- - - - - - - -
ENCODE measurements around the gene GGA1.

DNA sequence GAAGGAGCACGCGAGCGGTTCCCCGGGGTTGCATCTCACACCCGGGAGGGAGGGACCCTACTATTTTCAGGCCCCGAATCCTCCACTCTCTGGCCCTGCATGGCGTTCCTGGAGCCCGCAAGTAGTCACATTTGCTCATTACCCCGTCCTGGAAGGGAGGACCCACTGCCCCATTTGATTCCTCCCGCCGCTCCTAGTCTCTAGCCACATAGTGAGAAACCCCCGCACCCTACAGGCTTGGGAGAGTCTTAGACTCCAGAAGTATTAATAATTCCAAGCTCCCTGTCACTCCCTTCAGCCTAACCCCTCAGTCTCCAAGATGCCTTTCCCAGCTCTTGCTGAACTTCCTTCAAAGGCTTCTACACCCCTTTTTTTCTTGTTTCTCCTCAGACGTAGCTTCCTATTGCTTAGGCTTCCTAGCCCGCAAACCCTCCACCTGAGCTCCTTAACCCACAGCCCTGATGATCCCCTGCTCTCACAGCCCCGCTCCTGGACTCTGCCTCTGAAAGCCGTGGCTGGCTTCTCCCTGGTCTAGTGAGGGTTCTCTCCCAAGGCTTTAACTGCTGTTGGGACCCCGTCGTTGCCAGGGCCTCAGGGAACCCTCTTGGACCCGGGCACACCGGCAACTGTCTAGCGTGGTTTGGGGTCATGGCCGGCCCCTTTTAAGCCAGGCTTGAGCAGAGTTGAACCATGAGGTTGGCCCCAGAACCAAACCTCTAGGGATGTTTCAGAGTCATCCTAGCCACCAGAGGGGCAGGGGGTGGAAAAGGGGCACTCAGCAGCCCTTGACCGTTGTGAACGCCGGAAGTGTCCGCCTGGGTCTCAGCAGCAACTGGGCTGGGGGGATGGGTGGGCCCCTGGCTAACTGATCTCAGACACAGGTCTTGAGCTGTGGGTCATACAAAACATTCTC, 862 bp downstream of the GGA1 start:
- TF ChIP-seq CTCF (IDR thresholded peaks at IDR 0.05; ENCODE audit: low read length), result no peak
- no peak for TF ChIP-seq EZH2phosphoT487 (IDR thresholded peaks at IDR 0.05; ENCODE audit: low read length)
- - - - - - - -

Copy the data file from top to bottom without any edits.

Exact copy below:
ENCODE measurements around the gene GGA1.

DNA sequence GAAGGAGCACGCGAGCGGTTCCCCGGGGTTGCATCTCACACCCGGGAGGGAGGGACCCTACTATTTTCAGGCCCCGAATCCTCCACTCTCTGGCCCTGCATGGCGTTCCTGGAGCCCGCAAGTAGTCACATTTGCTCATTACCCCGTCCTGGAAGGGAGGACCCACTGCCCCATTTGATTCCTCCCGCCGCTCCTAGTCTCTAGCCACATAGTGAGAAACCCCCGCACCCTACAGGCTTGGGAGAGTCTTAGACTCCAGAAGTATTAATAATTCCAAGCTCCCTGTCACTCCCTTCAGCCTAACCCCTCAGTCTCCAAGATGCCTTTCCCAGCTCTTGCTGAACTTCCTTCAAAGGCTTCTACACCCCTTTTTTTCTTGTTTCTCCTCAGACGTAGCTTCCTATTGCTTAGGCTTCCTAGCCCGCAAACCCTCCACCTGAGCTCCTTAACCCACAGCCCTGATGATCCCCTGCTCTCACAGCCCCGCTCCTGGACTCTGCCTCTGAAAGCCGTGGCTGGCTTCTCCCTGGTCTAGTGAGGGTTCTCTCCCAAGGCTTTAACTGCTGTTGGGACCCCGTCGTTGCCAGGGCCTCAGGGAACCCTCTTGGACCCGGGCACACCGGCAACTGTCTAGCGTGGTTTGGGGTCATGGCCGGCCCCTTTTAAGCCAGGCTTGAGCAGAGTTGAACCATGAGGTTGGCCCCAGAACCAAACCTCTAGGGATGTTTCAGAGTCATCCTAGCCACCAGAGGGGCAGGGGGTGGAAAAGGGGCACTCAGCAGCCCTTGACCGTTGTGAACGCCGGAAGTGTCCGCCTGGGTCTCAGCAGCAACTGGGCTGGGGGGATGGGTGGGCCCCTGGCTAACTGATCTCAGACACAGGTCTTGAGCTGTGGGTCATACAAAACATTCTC, 862 bp downstream of the GGA1 start:
- TF ChIP-seq CTCF (IDR thresholded peaks at IDR 0.05; ENCODE audit: low read length), result no peak
- no peak for TF ChIP-seq EZH2phosphoT487 (IDR thresholded peaks at IDR 0.05; ENCODE audit: low read length)